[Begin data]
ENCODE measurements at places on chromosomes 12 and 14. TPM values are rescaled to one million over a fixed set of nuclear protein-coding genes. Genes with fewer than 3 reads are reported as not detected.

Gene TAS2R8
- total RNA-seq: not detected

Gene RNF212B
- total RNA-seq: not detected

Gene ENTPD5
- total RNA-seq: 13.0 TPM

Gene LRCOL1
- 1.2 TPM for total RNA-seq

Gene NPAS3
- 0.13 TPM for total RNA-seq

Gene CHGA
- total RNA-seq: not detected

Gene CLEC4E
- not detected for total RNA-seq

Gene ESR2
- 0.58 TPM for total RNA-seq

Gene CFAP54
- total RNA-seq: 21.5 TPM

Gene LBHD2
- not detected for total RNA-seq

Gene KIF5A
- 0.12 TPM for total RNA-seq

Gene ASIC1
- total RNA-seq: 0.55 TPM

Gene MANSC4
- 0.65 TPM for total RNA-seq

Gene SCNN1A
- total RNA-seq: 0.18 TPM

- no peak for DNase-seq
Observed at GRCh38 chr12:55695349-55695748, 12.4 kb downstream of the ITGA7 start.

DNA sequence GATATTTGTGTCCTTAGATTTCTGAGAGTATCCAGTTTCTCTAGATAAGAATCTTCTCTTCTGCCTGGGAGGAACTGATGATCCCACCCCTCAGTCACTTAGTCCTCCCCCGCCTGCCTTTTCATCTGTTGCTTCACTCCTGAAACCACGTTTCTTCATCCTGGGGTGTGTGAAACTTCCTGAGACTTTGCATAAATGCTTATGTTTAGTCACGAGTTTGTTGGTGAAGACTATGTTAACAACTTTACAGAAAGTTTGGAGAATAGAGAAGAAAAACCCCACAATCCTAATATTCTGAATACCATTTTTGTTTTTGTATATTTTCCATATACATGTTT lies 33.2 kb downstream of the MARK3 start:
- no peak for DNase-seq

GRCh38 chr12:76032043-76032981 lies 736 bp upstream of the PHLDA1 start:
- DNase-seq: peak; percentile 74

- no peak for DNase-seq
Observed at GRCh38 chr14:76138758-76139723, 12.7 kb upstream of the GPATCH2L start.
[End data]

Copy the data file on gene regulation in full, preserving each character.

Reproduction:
ENCODE measurements at places on chromosomes 12 and 14. TPM values are rescaled to one million over a fixed set of nuclear protein-coding genes. Genes with fewer than 3 reads are reported as not detected.

Gene TAS2R8
- total RNA-seq: not detected

Gene RNF212B
- total RNA-seq: not detected

Gene ENTPD5
- total RNA-seq: 13.0 TPM

Gene LRCOL1
- 1.2 TPM for total RNA-seq

Gene NPAS3
- 0.13 TPM for total RNA-seq

Gene CHGA
- total RNA-seq: not detected

Gene CLEC4E
- not detected for total RNA-seq

Gene ESR2
- 0.58 TPM for total RNA-seq

Gene CFAP54
- total RNA-seq: 21.5 TPM

Gene LBHD2
- not detected for total RNA-seq

Gene KIF5A
- 0.12 TPM for total RNA-seq

Gene ASIC1
- total RNA-seq: 0.55 TPM

Gene MANSC4
- 0.65 TPM for total RNA-seq

Gene SCNN1A
- total RNA-seq: 0.18 TPM

- no peak for DNase-seq
Observed at GRCh38 chr12:55695349-55695748, 12.4 kb downstream of the ITGA7 start.

DNA sequence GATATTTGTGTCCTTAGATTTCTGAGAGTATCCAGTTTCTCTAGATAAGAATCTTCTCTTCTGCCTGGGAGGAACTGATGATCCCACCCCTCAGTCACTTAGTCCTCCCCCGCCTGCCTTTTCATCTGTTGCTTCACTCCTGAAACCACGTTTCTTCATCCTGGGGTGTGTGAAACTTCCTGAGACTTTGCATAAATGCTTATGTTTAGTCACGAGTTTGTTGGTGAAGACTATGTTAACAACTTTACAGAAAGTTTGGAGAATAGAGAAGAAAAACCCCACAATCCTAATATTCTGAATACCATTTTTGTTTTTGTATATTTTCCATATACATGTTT lies 33.2 kb downstream of the MARK3 start:
- no peak for DNase-seq

GRCh38 chr12:76032043-76032981 lies 736 bp upstream of the PHLDA1 start:
- DNase-seq: peak; percentile 74

- no peak for DNase-seq
Observed at GRCh38 chr14:76138758-76139723, 12.7 kb upstream of the GPATCH2L start.